Sensory-friendly clinics make vaccines accessible to all

Photo shows a close-up view of a child holding a toy in one hand and an adult's hand in the other.
Children at the clinic get to pick out toys to help relieve stress and anxiety while they’re waiting for an receiving their vaccine.

For LeAndra Schneider’s two children, who have autism, waiting in line at a COVID-19 vaccine event can be overwhelming. Her son gets anxious around crowds, and her daughter often has so much energy that waiting for anything – especially something that makes her nervous – can be a challenge.

But at The Arc Lane County’s sensory-friendly vaccine clinic, both child’s needs were easily fulfilled. The smaller venue offered a calmer and quieter space for her son, and toys and activities helped her daughter pass the time.

“It was such a mellow atmosphere. They were given juice boxes, there was food to eat, [the event] didn’t have that overwhelming clinical nervousness,” Schneider said.

Schneider’s 14-year-old son, Joshua, received his first vaccine dose at a drive-thru event at Autzen Stadium in Eugene. Her 9-year-old daughter, Kalen, received her first vaccine dose at the Lane County Fairgrounds, which featured a large, echoey room and long lines. That can work for most children, but the noise and crowds can quickly cause discomfort in children with certain disabilities.

“There’s a real gap in the vaccine efforts over the last few months in reaching the disabled community,” said Todd Woodward, outreach coordinator at The Arc Lane County, a local chapter of The Arc, a national organization that advocates for people with disabilities.

Receiving a vaccine can be scary for some children or adults, but those with developmental, intellectual or physical disabilities face unique challenges in finding and receiving a COVID-19 vaccination.

Photo shows a man kneeling at a table next to a child who is playing with a toy. Both are wearing face masks.
Todd Woodward, outreach coordinator for the Arc of Lane County, sits with his son at the vaccine clinic.

The sensory budget

As an autistic adult himself, with an autistic child, Woodward says he has a unique understanding of what can impact a child and an adult. He described a person’s “sensory budget,” or how much sensory stimulation one can handle calmly before becoming overwhelmed. That could be noises, sounds, smells, the number of people around or even specific kinds of lighting.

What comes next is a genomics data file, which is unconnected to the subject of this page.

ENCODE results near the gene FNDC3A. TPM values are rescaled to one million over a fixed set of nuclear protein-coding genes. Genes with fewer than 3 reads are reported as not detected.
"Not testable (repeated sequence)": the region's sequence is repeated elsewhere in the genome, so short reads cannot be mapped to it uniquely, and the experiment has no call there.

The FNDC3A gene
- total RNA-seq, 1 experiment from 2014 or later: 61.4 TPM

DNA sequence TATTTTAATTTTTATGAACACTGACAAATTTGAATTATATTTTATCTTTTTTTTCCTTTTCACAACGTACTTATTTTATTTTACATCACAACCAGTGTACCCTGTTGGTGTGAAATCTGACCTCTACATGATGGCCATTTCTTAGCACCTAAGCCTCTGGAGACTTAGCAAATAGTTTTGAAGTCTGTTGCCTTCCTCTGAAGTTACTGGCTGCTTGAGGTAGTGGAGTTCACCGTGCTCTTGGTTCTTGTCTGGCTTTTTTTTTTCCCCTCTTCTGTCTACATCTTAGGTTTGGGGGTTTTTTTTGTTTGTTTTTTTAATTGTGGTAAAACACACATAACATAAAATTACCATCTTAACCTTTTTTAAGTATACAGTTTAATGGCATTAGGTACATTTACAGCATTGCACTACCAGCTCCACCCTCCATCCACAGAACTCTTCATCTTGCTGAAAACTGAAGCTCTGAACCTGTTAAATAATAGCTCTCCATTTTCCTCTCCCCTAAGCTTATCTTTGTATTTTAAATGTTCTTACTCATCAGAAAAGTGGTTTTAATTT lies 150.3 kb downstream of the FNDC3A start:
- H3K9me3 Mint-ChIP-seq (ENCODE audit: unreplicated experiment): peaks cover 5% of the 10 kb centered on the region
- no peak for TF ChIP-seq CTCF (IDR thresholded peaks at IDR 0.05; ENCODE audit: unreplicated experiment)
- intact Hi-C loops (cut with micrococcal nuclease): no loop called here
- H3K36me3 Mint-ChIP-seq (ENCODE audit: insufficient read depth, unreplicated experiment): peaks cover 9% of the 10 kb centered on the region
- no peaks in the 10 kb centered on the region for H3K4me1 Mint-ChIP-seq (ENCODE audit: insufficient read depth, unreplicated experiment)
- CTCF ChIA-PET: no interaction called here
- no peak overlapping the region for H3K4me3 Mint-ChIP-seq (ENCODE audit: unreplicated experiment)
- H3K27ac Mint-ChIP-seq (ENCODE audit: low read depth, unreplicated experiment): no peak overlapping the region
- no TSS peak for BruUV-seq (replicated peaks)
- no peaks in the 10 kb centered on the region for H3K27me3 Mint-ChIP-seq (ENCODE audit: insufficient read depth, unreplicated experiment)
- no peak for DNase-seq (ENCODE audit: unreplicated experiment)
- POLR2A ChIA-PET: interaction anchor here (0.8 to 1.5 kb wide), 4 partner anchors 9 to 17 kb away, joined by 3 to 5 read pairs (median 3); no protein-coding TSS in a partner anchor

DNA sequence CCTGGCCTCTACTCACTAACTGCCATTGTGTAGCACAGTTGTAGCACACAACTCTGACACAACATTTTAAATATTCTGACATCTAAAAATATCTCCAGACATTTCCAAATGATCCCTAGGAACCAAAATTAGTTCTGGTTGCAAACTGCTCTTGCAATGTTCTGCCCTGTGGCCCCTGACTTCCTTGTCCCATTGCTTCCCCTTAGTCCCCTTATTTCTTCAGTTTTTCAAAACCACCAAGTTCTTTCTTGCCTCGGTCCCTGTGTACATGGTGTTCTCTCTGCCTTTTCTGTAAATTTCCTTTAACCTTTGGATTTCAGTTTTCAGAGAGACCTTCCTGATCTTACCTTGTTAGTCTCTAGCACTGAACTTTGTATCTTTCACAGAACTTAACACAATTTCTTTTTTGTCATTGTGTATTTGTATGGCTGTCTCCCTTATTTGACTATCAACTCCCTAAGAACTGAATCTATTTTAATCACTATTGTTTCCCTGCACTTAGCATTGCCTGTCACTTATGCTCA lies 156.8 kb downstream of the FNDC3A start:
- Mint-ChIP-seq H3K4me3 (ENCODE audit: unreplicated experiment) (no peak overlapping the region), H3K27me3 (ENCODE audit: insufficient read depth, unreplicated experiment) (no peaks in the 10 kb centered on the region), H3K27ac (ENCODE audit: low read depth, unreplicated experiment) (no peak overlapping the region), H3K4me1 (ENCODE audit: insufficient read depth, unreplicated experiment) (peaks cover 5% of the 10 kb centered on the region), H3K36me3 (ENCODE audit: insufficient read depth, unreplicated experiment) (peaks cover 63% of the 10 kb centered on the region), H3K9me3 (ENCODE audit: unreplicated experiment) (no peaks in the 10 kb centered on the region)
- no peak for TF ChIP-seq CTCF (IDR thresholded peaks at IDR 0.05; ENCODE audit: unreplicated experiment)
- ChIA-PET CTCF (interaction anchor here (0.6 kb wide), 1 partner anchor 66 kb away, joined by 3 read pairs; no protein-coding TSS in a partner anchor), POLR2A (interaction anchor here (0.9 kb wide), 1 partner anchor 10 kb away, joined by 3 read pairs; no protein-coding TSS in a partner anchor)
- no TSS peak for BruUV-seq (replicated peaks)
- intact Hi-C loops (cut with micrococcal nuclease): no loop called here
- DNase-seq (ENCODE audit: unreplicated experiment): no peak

Woodward and the organizers choose venues with minimal sensory load. That means smaller spaces where sounds won’t echo too much and those with non-fluorescent lighting (fluorescent lights can flicker and be overstimulating). It also means fewer people and no lines. Instead, children and their families can wait in an area filled with activities and snacks.

“The kids can relax and associate vaccination with something positive rather than something negative,” Woodward said.

Getting vaccinated

When a family or caregiver arrives with a child, they wait in a room filled with not just toys and snacks, but also tools to block out sensory stimulation. These include noise-canceling headphones and a hanging cloth tent called a HugglePod where children can escape some of the bright lights and feel safe.

Children are also offered “sensory bags” filled with treats and fidget toys for when they’re feeling anxious or need to release energy.

No child is ever forced to receive a vaccination. If a child becomes too nervous or overwhelmed, or expresses they don’t want to get their vaccination, the parent or caregiver can reschedule for another day.

For LeAndra Schneider, the unique environment really helped. “I really appreciated that the sensory clinics are a little bit quieter, have fewer people, that there was space for my kids to be kids,” Schneider said.

If you’re interested in attending one of The Arc Lane County’s upcoming sensory-friendly vaccination events, check out this webpage. To learn more about the clinics, watch the video below.